Yet, what other options do we have? No one, in the history of thought has ever created a coherent, accepted, and holistic thought of theodicy. Even on an intellectual level, every answer in the long tradition has not stood the test of time. Every answer contains glaring and obvious logical holes on top of the fact that it fails to provide any emotional comfort. Dostoevsky, in perhaps one of the most famous pieces on theodicy give voice to this sentiment. Intuitively, or implicitly, we realize that much of what we call evil stems from free will. People hurt other people. Of course this doesn’t account for all sickness or natural disasters, but much of the evil in the world does stem from our ability to choose. Dostoevsky, in his dramatic fashion through the eternal voice of Ivan Karamazov, exclaims that if one child is needlessly killed so that the rest of the world can enjoy their free will then anyone who would create that world lacks any sense of Justice. A god that choose the pain of the innocent so as to give us free will is not any god that he would want to worship. I find it immensely hard to disagree with this argument.
People love to point out that Judaism, traditionally, is a religion of protest. It never simply accepts the ways of God, rather, it frequently questions the way of God. Abraham protests God’s desire to destroy the cities of Sodom and Gomorrah, Moses protects the people from destruction, and Hasidic masters always defend their people from the prosecution of God. I find attempts such at these to distinguish Judaism from other religions slightly offensive, simplistic and misguided. As much as Judaism can be said to be a religion of protest, it is also, for centuries, a religion of acceptance of our harsh fate. Most immediate answers to the horrors of the Holocaust, if you read them today, would embarrass the staunchest of religious conservatives. Many rabbis simply adopted the prevalent sin theodicy in which the Jewish nation was being punished for a sin, whether assimilation, a lack of unity, and even Zionism.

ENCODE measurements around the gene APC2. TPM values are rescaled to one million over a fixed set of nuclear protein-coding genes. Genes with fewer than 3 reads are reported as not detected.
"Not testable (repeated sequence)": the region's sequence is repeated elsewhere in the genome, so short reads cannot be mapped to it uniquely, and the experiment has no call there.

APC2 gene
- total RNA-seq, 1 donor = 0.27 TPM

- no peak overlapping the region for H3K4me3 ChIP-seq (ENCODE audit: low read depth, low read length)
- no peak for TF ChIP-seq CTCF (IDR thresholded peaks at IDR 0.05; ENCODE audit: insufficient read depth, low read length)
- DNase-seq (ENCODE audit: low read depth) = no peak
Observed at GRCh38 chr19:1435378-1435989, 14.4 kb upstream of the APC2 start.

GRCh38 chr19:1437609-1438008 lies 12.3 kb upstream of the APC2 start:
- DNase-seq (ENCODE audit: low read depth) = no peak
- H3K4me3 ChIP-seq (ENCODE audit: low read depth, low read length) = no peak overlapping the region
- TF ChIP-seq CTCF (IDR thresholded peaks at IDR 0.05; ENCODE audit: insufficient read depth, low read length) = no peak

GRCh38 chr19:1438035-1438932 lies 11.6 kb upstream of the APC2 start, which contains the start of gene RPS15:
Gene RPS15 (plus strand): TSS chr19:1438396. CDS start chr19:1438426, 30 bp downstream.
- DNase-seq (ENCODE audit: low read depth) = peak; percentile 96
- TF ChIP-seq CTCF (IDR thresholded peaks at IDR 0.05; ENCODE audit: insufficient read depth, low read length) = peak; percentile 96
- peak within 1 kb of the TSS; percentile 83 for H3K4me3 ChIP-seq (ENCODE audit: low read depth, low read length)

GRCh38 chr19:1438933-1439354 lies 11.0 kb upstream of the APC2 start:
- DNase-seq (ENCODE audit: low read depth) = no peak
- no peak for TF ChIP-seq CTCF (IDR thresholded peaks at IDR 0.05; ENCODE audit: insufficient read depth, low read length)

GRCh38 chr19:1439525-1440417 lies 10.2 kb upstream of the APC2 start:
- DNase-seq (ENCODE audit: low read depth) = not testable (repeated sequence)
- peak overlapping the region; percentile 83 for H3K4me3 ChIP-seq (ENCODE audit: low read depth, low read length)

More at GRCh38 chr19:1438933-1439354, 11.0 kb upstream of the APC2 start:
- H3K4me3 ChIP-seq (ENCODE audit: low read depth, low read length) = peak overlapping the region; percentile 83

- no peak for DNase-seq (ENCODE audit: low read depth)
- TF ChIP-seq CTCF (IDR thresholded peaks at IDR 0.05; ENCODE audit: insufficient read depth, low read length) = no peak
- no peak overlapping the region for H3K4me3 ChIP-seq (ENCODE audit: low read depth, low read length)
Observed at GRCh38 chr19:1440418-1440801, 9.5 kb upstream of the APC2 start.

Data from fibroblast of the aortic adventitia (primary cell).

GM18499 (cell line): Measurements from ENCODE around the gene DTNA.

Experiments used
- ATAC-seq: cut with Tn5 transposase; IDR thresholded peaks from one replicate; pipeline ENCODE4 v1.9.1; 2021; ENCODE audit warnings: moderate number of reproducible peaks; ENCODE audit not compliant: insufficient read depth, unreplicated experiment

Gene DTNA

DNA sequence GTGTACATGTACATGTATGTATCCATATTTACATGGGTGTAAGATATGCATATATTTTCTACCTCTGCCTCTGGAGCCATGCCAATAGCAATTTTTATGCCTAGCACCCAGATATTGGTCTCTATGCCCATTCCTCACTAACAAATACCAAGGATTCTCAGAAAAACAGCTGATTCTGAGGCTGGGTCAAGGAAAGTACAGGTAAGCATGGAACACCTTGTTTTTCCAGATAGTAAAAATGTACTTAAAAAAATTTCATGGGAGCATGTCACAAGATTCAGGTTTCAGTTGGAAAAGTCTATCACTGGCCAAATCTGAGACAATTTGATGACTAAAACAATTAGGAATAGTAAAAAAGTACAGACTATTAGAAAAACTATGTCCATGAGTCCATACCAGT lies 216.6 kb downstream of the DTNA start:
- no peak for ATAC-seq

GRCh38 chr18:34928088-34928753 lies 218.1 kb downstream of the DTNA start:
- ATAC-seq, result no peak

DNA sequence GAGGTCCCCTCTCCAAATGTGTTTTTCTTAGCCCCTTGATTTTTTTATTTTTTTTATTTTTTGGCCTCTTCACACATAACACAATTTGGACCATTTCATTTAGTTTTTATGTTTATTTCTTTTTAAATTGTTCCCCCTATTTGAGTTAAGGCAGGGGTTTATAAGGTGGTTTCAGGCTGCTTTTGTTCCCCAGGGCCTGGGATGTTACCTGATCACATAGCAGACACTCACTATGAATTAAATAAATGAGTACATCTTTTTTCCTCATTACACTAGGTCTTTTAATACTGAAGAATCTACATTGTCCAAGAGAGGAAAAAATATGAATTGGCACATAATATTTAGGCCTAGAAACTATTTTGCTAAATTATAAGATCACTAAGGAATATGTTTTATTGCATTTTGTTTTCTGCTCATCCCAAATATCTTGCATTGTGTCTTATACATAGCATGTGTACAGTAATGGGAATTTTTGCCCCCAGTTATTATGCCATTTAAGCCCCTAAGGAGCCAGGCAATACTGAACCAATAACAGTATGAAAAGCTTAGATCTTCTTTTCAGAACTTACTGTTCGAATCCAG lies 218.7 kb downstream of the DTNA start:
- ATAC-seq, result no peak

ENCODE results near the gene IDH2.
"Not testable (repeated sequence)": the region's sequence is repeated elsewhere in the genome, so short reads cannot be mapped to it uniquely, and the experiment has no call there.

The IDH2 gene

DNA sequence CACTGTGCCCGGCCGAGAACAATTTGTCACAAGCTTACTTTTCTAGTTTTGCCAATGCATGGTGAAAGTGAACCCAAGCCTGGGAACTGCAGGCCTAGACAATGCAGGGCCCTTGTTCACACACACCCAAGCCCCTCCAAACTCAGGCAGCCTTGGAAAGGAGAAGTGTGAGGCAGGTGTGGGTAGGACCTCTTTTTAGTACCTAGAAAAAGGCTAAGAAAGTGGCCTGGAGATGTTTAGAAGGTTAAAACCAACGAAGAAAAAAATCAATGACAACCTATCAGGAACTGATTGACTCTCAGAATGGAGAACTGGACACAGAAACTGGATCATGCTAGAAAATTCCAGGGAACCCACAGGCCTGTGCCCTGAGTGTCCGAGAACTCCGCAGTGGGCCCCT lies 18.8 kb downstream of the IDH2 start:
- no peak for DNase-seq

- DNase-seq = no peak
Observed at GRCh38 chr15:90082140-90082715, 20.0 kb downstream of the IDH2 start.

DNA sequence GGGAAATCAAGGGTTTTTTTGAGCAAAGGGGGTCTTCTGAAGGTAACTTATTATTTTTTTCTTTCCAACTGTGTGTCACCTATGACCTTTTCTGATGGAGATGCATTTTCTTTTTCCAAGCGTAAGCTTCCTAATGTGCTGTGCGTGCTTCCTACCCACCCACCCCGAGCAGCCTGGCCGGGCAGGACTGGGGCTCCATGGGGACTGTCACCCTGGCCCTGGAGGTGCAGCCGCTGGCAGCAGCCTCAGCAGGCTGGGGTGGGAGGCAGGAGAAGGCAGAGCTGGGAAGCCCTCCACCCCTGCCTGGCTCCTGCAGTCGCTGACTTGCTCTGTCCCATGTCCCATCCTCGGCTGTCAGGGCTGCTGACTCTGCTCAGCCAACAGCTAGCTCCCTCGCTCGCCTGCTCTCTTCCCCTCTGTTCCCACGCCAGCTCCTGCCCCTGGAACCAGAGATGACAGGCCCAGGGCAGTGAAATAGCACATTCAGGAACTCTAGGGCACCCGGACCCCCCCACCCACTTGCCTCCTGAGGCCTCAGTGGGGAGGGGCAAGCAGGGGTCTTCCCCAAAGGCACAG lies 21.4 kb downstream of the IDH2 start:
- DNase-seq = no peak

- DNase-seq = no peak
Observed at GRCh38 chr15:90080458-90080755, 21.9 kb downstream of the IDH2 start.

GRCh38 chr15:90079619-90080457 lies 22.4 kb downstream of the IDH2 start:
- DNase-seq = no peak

Even with Abraham, if you read his conversation he evinces a skewed sense of justice. He beseeches god to spare the righteous inhabitants, but gives up when God tells him that not even ten righteous people live in Sodom. What about children though? Abraham doesn’t ask the simple question of how could a just God punish children for the sins of their fathers? Abraham, as well, and I thank my grandmother for this question, Abraham the defender of sinful strangers never even protests for a second the slaughter of his righteous son. No figure in the bible ever truly questions the ways of God. Rather, they question what appears as injustice. Even Job, the quintessential study on theodicy drops his questions after god appears out of the whirlwind and restores Job’s life to its previous glory. Most of the world receive neither of these courtesies.